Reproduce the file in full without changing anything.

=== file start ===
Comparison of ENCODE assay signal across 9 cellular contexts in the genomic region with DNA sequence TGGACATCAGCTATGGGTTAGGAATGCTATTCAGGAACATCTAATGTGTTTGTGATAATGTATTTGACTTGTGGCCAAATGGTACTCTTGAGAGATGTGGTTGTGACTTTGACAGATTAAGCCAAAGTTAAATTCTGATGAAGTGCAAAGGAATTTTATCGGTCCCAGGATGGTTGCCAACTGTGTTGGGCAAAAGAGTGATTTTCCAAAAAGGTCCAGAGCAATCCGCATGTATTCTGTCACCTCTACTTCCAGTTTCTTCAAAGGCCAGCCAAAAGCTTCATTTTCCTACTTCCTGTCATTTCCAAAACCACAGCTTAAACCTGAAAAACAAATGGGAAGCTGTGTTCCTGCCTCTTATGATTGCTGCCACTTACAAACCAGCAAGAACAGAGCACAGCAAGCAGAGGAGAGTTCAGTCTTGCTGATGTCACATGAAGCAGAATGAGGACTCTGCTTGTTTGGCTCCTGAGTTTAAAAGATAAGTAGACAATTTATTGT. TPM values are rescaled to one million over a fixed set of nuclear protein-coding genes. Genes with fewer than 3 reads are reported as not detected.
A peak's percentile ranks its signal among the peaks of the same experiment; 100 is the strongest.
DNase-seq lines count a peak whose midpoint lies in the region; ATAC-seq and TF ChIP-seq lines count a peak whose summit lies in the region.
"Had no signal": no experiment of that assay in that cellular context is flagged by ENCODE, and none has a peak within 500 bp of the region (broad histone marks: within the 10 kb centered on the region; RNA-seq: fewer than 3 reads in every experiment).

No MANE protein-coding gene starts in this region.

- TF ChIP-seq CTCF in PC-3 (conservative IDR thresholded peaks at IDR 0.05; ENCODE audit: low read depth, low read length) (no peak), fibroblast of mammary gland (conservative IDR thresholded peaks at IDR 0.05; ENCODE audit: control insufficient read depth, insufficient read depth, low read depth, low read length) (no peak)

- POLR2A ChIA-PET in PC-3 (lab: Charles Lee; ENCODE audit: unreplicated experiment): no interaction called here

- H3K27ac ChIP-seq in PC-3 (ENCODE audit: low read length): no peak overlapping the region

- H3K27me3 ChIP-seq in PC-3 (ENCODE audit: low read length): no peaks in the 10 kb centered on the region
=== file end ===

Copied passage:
Comparison of ENCODE assay signal across 9 cellular contexts in the genomic region with DNA sequence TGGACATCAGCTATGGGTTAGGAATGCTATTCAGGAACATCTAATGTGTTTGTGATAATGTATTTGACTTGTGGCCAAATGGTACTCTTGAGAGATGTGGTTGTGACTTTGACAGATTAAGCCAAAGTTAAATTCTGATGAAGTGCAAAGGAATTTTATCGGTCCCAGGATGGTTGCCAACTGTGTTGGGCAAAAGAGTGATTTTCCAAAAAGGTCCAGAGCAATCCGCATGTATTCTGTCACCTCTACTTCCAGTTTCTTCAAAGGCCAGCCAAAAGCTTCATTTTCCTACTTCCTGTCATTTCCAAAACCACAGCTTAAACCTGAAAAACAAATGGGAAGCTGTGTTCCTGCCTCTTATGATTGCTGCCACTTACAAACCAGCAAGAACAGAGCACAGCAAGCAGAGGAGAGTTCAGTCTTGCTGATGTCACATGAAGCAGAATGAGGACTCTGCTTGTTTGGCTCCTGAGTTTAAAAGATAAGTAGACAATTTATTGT. TPM values are rescaled to one million over a fixed set of nuclear protein-coding genes. Genes with fewer than 3 reads are reported as not detected.
A peak's percentile ranks its signal among the peaks of the same experiment; 100 is the strongest.
DNase-seq lines count a peak whose midpoint lies in the region; ATAC-seq and TF ChIP-seq lines count a peak whose summit lies in the region.
"Had no signal": no experiment of that assay in that cellular context is flagged by ENCODE, and none has a peak within 500 bp of the region (broad histone marks: within the 10 kb centered on the region; RNA-seq: fewer than 3 reads in every experiment).

No MANE protein-coding gene starts in this region.

- TF ChIP-seq CTCF in PC-3 (conservative IDR thresholded peaks at IDR 0.05; ENCODE audit: low read depth, low read length) (no peak), fibroblast of mammary gland (conservative IDR thresholded peaks at IDR 0.05; ENCODE audit: control insufficient read depth, insufficient read depth, low read depth, low read length) (no peak)

- POLR2A ChIA-PET in PC-3 (lab: Charles Lee; ENCODE audit: unreplicated experiment): no interaction called here

- H3K27ac ChIP-seq in PC-3 (ENCODE audit: low read length): no peak overlapping the region

- H3K27me3 ChIP-seq in PC-3 (ENCODE audit: low read length): no peaks in the 10 kb centered on the region